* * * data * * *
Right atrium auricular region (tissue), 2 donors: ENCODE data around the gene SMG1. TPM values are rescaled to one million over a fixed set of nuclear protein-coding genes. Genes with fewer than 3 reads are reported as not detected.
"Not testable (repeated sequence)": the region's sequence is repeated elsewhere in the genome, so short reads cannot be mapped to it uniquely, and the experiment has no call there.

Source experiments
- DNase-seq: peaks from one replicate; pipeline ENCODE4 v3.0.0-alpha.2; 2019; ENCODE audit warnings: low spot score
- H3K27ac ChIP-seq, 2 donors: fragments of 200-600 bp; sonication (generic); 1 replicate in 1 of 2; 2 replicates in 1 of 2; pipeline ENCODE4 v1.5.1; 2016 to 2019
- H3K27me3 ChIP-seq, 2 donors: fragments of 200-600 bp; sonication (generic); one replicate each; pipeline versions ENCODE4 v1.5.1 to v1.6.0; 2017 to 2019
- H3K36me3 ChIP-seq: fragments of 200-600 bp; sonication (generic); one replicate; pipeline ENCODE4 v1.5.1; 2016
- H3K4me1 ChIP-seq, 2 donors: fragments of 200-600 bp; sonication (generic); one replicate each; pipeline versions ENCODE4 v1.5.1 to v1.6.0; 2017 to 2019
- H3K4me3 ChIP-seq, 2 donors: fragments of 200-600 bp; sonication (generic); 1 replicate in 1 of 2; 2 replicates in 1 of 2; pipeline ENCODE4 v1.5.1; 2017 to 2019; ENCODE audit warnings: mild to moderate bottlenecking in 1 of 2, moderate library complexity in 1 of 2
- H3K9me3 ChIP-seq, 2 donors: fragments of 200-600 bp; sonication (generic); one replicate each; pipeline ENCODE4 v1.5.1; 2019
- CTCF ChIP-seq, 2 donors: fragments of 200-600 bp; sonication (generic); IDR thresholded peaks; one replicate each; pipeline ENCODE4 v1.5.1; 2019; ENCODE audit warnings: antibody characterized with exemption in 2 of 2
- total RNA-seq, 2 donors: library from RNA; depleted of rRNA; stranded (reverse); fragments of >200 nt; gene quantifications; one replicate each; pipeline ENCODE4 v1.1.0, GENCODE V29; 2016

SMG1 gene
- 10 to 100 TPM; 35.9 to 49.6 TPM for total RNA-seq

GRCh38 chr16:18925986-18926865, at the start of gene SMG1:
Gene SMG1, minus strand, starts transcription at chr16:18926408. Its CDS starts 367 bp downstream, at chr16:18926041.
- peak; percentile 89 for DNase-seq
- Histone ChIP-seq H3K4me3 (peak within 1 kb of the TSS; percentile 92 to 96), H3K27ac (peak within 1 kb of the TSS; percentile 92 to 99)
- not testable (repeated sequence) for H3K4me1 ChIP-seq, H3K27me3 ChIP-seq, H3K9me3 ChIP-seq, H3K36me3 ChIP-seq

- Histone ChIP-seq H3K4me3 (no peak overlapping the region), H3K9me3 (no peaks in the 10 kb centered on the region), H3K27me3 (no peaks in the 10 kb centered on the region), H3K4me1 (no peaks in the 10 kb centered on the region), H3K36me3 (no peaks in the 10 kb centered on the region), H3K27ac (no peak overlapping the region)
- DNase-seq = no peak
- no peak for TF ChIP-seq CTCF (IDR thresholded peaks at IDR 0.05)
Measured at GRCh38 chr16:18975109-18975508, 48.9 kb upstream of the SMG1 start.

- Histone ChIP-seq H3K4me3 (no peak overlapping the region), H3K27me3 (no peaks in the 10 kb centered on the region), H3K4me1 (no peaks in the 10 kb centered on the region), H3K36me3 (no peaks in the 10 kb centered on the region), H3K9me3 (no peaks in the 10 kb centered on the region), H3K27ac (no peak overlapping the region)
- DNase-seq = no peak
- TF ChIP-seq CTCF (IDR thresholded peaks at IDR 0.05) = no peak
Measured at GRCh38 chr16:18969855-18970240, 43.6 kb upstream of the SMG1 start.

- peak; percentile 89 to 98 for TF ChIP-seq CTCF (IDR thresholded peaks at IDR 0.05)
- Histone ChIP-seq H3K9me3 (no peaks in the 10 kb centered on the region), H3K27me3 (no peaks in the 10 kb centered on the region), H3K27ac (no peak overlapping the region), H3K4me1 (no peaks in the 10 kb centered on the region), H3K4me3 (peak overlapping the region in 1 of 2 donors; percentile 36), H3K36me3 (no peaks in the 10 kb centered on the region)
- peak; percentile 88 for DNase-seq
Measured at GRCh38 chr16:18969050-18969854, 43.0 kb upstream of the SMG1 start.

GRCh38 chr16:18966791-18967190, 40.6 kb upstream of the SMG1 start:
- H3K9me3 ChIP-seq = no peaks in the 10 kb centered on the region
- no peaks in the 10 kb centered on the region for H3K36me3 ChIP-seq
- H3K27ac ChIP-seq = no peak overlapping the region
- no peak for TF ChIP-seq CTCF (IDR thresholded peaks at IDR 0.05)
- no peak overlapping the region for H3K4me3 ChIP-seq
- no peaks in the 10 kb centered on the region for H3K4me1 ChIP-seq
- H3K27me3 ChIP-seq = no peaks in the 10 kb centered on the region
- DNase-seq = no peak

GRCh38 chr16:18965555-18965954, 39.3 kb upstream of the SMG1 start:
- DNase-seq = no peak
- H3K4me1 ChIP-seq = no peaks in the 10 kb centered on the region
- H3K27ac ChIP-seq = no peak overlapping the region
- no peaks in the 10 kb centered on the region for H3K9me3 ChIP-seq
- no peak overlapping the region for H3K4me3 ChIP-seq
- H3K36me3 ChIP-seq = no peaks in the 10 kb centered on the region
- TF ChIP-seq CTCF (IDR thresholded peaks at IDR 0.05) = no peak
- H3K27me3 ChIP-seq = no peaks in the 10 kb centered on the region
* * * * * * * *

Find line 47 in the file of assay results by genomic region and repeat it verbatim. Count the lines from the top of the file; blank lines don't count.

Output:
- H3K36me3 ChIP-seq = no peaks in the 10 kb centered on the region